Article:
- I work with a wide range of people with a vast array of goals, and I want to be able to know how to best help them.
Okay, so this is more about performance as a coach than performance as an athlete, but as far as I’m concerned that definitely counts.
I work with people of different ages and gender identities with different health, fitness, and strength-related goals. I use tried-and-true approaches to help them that are grounded in enduring principles of safety and efficacy, and I work hard to make sure that I am able to speak from direct experience whenever possible when I recommend a certain approach to training.
As such, having personal experience with this classic, well-respected program is going to equip me with an additional tool in my toolbox of ways to help others, from strength athletes to those who are losing muscle mass due to the aging process to transmen who are interested in finding programming that will help their bodies reflect who they are more accurately. And this level of personal experience is certainly not a bad thing.
Is That the Whole Story?
Okay, so there’s all of that… but can I honestly say that I don’t have any thoughts regarding the possibilities of physical changes that I will experience over the course of this program?
No. I can’t say that honestly. I’ll admit that at the onset.
What I can say is that I’m curious about what will happen, rather than dedicated to trying to force a certain change.
After all, I am physically and hormonally female and I have never taken any supplements or performance-enhancing drugs that would alter my hormone levels, and I am unaware of any other female-bodied individuals who have dedicated themselves to the Mass Made Simple program. I’m not saying that I’m the absolute first… I just don’t know of any others. As such, I truly do not know what to expect.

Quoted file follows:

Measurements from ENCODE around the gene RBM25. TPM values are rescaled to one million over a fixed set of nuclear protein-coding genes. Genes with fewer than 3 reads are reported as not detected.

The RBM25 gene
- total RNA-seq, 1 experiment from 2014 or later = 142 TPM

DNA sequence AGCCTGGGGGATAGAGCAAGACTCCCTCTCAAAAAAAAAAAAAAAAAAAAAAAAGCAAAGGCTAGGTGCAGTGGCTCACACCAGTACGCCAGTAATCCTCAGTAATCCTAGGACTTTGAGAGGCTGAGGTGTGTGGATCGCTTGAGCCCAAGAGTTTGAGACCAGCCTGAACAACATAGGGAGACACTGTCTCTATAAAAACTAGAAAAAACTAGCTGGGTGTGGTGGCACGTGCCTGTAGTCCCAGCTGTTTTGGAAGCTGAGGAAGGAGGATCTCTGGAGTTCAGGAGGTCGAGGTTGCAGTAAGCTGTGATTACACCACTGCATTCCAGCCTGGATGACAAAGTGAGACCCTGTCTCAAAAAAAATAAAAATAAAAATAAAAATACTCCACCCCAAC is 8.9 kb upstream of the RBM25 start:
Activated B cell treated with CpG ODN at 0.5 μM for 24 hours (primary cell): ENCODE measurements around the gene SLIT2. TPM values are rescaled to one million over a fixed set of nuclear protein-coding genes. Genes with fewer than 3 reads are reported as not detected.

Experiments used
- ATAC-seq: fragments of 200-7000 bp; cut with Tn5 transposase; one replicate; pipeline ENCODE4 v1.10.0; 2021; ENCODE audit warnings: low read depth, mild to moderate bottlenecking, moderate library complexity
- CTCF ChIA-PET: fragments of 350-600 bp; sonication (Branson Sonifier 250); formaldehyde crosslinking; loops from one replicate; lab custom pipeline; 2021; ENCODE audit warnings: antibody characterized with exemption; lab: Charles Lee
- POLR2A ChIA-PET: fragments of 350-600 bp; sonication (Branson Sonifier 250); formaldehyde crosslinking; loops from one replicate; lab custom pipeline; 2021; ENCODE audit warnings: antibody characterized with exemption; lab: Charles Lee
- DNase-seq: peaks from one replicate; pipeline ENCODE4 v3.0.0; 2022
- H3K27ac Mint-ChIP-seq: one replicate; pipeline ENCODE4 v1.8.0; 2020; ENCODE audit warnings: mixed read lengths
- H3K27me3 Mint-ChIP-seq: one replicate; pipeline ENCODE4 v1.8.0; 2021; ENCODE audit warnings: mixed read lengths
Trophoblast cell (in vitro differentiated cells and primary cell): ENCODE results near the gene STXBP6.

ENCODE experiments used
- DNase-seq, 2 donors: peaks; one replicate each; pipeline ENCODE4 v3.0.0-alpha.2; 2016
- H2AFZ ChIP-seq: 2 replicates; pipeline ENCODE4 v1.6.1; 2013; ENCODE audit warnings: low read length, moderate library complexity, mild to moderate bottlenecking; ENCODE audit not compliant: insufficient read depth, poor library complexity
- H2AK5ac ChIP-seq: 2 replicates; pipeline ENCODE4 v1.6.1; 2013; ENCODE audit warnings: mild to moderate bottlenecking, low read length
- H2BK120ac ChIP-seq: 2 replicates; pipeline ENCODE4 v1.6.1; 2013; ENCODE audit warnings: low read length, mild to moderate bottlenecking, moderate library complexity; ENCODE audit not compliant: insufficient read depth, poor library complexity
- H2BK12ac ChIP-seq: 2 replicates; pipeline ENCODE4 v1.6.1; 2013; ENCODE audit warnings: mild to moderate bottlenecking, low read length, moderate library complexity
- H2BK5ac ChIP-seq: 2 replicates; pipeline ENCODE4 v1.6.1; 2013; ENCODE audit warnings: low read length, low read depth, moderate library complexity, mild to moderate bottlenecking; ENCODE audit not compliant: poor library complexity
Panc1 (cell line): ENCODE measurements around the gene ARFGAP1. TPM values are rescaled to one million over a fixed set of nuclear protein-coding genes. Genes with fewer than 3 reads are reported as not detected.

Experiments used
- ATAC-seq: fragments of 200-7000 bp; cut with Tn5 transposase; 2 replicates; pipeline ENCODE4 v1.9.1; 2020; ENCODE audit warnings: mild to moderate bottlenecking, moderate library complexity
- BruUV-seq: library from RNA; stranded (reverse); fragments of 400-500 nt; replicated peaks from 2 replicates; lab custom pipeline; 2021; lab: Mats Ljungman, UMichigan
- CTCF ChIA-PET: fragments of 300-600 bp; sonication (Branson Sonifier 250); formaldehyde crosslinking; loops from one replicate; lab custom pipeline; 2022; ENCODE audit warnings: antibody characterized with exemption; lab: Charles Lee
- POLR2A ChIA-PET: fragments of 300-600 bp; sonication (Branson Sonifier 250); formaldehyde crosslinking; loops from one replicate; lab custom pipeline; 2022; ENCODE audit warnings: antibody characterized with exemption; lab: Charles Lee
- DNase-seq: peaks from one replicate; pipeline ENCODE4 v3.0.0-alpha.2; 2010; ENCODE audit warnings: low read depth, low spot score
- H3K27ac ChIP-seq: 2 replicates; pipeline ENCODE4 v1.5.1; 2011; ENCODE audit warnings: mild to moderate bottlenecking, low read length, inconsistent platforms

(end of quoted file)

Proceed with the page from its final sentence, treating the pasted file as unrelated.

I can say that, one week into following the program exactly as it is written, I have gained 4.5 pounds. Perhaps my muscles look a bit bigger, but I see myself in the mirror every day, so it’s hard to say. But, yeah… 4.5 pounds in one week is pretty significant, and I’m guessing that the changes that occur over the next five weeks will become increasingly more obvious to myself and others.
I can also say that there’s something that feels very different about intentionally following a program designed to create physical changes towards being bigger and more muscular versus a program that attempts to make someone get smaller and to weigh less. The training sessions feel empowering, and I enjoy how it feels to be not only willing, but also enthusiastic, about gaining weight.
If I get bigger, I get bigger, and if I don’t, I don’t. One thing I already know for sure: my squat form is getting better, I’m working hard in a way that is proving to be both fun and inspiring, and I’m getting first-hand experience about a well-respected program.
Over the next several weeks, I will be making a few more posts regarding my experiences on this program, including any challenges and insights that it brings forth. If you have any specific questions for me, please feel free to send them my way!